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Hops - Information about the hop cone, brewing with hops and hops in beer styles




Although hops are the most recent addition to the basic recipe for beer, there is no doubt that the bitter, aromatic herb has become the star. Its distinctive aroma and bitterness are often the first thing noticed when approaching a new beer. And in today's climate of extreme beers the herb that can deliver mind-numbing levels of bitterness is given esteemed status.

There seems to be some confusion about hops' role in the brewing process. I've seem more than one reference in popular culture that suggest hops are responsible for the alcohol in beer. Of course this isn't the case. Added during the boil, long after the sugars that will be turned into alcohol have been extracted from the barley, hops' most significant role is as a flavoring and bittering agent.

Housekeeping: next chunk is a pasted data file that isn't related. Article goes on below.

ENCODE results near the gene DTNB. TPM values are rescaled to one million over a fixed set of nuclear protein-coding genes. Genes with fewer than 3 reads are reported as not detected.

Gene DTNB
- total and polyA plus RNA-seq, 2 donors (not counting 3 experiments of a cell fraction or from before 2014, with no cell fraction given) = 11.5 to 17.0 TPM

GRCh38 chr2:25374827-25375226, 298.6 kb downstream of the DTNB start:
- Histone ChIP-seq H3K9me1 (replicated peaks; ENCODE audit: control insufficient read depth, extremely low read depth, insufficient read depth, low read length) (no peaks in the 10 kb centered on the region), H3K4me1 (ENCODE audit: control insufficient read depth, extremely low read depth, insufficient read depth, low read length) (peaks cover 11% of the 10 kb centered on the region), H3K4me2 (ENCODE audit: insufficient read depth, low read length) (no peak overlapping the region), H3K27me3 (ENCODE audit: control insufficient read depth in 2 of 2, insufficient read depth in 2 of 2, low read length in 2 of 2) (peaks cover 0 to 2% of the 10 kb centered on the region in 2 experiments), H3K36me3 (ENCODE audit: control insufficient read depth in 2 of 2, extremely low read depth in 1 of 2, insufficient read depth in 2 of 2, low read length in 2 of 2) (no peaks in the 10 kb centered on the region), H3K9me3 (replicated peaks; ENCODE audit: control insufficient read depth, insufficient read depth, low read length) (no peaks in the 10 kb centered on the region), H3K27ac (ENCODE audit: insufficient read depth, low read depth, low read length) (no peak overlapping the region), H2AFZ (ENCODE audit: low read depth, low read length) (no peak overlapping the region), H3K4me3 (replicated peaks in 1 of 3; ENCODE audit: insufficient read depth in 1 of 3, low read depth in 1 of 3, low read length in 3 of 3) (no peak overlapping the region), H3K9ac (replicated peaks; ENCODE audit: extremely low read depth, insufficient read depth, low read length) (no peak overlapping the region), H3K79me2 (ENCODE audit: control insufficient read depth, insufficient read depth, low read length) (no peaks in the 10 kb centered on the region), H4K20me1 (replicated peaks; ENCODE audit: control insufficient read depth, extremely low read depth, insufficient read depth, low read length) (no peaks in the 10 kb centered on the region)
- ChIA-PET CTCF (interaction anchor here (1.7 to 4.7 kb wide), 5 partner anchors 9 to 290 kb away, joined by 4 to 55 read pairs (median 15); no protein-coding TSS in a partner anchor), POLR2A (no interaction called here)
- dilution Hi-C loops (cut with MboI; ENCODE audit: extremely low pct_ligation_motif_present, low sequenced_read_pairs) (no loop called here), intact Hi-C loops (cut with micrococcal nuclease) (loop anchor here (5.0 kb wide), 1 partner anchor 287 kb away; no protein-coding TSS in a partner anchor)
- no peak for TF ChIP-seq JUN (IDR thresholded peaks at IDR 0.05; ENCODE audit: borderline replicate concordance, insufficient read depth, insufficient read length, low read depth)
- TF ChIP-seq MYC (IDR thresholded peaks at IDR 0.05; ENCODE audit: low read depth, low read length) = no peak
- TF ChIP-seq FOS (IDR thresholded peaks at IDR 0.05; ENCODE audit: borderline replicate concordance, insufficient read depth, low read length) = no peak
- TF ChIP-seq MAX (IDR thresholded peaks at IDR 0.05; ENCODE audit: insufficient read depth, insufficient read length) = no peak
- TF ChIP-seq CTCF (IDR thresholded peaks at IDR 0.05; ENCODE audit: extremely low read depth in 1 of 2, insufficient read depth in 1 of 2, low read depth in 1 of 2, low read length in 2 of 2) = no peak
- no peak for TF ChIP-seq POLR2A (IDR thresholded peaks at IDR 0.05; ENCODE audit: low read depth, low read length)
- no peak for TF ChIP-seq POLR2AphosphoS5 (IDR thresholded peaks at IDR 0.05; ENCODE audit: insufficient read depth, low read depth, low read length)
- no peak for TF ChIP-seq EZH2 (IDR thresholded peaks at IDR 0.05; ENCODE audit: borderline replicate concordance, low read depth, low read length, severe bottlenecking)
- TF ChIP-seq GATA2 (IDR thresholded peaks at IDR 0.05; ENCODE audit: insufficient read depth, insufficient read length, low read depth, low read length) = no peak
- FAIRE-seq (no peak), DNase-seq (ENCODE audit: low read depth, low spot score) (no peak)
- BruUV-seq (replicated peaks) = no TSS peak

Here are some ways that brewers use hops and some terms related to hops used in and outside of the brewhouse: As one of the world's most popular herbs, hops are carefully cultivated and harvested by those who grow them. Here is a little about that: While hops are found in every style of beer they are significant in certain styles.
  • India Pale Ale or IPA is known as the hops-lovers beer. It more than any other style showcases hops. Check out my review of Goose Island IPA and Pyramid's IPA
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  • Barleywine is another style known for its hoppiness. Many barleywines contain huge amounts of the herb balanced by high alcohol levels and barley flavor.
  • Pilsner is also worth listing as a beer with hoppy significance. Not because it contains very large amounts of hops - it doesn't - but because of the importance of a very specific hops variety, Saaz, and what that hop contributes to the beer.
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